With one daughter attending college in Chicago, my friend Sheila makes frequent trips into the city. She finds it more budget savvy to take her car a little farther south, then hop on the South Shore Line, a local commuter system that operates from South Bend, Indiana to Chi-Town.
The South Shore Line is named for its path – running along the south shore of Lake Michigan. There are nineteen stations along the lake. Beginning in South Bend, you can tour the Chocolate Factory and Museum, catch a Notre Dame game, or visit the Healthworks! Kids’ Museum before taking the line to Millenium Station.
Many West Michigan adventurers drive to one of the Michigan City stations (503 North Carroll Avenue or 11th street), the first seen upon entering Indiana from I-94.
Sheila and her family prefer to hop on board at Dune Park, at the junction of Indiana Route 49 and U.S. Highway 12. She finds the smaller station nicer, more maneuverable, and parking easier to find. Parking is free, but limited, at most stations for the South Shore Line.
From Dune park, a ticket is only $9. Michigan City stations will add about $1.50 or so. Up to 3 kids, ages 13 and under travel free during daily off-peak hours, holidays, and weekends with a paid parent or guardian. Additional children are half price. Tickets are available over the phone, on their app, through ticket vending machines and sales agents at select stations, online, or on the train for an additional $1.00 fee.
It takes about 1.5 hours to ride from Michigan City to Millennium Station.
Upon arrival at the end of the line, Millennium Station, there are clear signs to the exit from the underground train to the street level. You can even stop for a bite or some shopping in the subterranean station before hitting daylight again. A quick call to Uber, Lyft, or a local taxi company can get you to a hotel.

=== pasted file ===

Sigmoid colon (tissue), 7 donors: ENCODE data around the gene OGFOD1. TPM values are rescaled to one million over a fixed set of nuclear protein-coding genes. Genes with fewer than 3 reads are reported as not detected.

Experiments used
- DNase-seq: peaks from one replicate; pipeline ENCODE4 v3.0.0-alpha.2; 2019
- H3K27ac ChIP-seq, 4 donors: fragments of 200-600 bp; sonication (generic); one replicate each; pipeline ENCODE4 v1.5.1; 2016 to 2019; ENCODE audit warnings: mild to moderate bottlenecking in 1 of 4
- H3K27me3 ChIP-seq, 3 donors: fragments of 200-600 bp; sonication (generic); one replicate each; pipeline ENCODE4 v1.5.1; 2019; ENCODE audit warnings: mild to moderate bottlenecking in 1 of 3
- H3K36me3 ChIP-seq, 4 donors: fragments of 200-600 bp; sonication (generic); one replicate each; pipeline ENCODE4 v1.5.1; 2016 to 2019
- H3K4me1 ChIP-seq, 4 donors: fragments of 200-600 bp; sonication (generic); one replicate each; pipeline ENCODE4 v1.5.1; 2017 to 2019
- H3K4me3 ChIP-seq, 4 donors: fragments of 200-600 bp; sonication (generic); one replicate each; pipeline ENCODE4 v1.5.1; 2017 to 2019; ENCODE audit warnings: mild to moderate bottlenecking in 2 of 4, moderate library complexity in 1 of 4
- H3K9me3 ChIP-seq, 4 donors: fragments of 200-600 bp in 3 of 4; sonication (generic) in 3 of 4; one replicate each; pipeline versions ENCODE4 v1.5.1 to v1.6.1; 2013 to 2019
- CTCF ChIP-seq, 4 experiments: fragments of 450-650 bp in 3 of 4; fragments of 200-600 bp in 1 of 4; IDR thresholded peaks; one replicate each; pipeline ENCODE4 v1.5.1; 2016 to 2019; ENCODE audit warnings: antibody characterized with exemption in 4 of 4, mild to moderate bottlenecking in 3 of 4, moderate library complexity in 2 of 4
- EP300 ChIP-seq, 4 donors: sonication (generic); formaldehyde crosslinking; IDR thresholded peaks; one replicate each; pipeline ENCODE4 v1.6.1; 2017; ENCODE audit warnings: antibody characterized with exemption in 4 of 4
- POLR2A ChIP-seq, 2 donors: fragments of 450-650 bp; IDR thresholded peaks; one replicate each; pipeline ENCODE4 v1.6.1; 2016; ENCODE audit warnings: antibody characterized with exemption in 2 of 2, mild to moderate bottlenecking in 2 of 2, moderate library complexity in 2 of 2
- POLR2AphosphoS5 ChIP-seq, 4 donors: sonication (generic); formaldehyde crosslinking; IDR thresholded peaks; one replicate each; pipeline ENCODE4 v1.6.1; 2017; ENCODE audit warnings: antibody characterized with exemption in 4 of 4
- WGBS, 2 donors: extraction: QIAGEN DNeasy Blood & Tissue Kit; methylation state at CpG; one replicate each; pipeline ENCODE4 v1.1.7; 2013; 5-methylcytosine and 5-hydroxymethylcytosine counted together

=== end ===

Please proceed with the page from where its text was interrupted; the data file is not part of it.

Millennium Station is near Millennium Park and the Loop. Within a quick walk you will discover the famous “Bean,” or have a look at what’s along scenic Lake Shore Drive. Sheila says, “when you emerge from the station, you are in the center of it all….it’s a great place to arrive.”
Hotels like Hampton Inn, Hyatt Regency, and Comfort Suites are a walk away. You can also find Staypineapple housed in an 1895 skyscraper and the Radisson Blu Aqua for a free cupcake at check-in or rooftop swimming.
However, it is easy to stop and explore other parts of the city at any of the South Shore Line stations along the way. The Museum Campus at 11th Street gives access to the Field Museum, Adler Planetarium, Shedd Aquarium, and Soldier Field. The Art Institute is found near the Van Buren Street Station.
Like Amtrak, some South Shore Line trains allow you to bring your bike for free. It is a great way to pedal the coast of dunes and the East Chicago Trail. Their bike travel page gives all the details of where to get on with your bike, where to ride, and how to stay safe.
Your Kind of Town, Your Way
Whether you want to see Bears, Cubs, and Blackhawks or bear cubs and a black rhinoceros, Chicago is completely accessible without even gassing up.
Both operating systems run many trains daily. But, as Sheila warns, be sure to check the schedule. Her family was once almost stuck in Chicago an extra night when they nearly missed the last train.
Union Station and Millenium station are a 7-minute city drive apart, so it’s a win-win either way. Most importantly, no matter which train you choose, there is a Giordano’s Chicago Famous Deep Dish Pizza location nearby!